Scientists Score Another Victory Over Uncertainty in Quantum Physics Measurements
Prof. Chapman’s research team is exploring squeezed states using atoms of Bose-Einstein condensates
Scientists have been squeezing the spin states of atoms for 15 years, but only for atoms that have just two relevant quantum states – known as spin ½ systems. In collections of those atoms, the spin states of the individual atoms can be added together to get a collective angular momentum that describes the entire system of atoms.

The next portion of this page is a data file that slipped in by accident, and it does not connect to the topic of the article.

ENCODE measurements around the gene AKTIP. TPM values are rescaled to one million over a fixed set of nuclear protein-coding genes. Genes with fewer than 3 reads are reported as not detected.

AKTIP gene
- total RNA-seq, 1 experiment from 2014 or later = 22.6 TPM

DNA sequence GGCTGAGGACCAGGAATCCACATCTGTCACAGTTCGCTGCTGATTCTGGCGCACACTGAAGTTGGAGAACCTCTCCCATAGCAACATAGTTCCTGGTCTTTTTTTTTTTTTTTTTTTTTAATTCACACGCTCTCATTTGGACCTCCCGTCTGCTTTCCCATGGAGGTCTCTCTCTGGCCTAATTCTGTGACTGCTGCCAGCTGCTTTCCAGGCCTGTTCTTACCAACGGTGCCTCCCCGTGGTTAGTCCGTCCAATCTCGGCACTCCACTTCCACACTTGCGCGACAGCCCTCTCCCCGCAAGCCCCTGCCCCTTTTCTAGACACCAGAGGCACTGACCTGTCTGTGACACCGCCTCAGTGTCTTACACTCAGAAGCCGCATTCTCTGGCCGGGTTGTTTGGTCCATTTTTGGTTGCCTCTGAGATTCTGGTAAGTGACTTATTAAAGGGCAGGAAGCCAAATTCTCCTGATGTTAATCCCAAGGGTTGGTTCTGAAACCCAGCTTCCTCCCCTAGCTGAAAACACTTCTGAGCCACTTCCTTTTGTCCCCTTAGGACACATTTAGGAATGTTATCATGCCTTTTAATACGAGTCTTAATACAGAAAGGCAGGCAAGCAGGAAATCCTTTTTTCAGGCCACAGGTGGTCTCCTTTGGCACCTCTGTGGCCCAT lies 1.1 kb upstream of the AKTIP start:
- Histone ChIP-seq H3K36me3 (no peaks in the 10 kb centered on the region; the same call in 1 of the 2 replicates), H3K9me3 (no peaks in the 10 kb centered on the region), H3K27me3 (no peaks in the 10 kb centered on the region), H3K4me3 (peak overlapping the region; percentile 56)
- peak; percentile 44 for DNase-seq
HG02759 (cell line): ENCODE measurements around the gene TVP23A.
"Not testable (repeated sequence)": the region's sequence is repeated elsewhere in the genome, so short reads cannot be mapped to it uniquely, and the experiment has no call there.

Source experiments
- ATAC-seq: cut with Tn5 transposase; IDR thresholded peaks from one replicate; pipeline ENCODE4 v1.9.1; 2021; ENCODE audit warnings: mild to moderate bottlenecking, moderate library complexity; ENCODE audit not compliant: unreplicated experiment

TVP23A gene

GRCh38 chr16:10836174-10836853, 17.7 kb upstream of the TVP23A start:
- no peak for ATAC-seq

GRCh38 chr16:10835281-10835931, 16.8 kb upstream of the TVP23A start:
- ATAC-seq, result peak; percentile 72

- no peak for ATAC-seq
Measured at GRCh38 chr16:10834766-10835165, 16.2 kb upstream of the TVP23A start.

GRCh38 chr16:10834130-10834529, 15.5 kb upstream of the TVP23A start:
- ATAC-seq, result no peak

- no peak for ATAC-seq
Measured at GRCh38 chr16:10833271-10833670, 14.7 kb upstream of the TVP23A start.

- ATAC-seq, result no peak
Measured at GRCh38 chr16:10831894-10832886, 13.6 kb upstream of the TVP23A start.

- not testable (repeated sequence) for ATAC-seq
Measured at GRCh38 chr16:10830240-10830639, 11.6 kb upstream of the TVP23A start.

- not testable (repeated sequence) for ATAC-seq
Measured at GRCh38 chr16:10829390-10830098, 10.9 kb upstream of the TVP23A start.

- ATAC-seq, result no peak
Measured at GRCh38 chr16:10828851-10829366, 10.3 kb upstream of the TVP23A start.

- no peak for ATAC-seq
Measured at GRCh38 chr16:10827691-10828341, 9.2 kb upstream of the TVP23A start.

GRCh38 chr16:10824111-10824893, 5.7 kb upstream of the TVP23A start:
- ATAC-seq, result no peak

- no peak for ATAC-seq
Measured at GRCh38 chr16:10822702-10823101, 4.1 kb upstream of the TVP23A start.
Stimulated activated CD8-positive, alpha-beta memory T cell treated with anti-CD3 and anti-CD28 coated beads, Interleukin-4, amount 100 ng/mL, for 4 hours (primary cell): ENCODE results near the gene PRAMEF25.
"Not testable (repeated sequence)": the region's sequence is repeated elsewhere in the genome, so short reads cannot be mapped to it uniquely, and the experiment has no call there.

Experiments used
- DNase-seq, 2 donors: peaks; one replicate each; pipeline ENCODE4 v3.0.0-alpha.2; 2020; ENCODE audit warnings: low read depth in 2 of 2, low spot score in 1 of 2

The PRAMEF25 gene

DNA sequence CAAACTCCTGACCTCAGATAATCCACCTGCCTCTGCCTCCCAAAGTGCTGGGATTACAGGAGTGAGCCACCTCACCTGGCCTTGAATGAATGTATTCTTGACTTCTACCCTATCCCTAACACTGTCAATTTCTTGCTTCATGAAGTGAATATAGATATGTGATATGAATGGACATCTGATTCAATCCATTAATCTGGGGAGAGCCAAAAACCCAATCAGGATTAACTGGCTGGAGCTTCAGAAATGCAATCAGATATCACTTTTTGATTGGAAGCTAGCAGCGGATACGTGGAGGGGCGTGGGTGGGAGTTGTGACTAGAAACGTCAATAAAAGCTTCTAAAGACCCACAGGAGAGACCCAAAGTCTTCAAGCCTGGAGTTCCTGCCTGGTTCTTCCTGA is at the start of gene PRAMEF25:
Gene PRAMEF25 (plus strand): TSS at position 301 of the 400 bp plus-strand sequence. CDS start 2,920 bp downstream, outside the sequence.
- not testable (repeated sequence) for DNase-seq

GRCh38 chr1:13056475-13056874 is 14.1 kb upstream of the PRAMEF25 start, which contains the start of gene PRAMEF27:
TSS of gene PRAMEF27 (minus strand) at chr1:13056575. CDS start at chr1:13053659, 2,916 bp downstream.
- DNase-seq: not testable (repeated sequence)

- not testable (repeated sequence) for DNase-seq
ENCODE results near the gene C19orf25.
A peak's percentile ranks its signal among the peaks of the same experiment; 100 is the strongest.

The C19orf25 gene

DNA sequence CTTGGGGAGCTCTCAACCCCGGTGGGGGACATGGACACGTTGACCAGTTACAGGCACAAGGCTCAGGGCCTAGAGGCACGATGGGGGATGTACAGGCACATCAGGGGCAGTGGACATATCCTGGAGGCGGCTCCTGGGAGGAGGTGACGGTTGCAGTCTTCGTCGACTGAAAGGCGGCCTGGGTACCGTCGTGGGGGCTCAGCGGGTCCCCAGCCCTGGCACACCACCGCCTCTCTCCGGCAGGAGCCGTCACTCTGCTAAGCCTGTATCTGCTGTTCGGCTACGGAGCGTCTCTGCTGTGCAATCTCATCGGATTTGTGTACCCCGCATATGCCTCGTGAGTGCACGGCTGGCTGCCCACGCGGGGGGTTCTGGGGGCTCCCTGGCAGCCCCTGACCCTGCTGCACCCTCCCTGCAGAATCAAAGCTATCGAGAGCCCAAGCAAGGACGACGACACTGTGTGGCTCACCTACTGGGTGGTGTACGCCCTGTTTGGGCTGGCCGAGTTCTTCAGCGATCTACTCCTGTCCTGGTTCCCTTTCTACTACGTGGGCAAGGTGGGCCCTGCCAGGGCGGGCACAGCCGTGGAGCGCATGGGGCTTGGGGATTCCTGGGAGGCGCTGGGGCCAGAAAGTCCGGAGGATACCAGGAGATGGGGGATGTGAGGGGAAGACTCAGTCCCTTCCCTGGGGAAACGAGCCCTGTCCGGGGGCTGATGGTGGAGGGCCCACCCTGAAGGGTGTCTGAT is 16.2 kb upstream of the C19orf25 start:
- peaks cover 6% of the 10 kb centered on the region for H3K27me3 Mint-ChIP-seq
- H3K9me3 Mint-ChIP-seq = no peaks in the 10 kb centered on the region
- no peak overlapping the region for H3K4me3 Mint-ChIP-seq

In the Bose-Einstein condensate atoms being studied by School of Physics Professor Michael Chapman’s group, the atoms have three quantum states, and their collective spin totals zero – not very helpful for describing systems. So Chapman and graduate students Chris Hamley, Corey Gerving, Thai Hoang and Eva Bookjans learned to squeeze a more complex measure that describes their system of spin 1 atoms: nematic tensor, also known as quadrupole.
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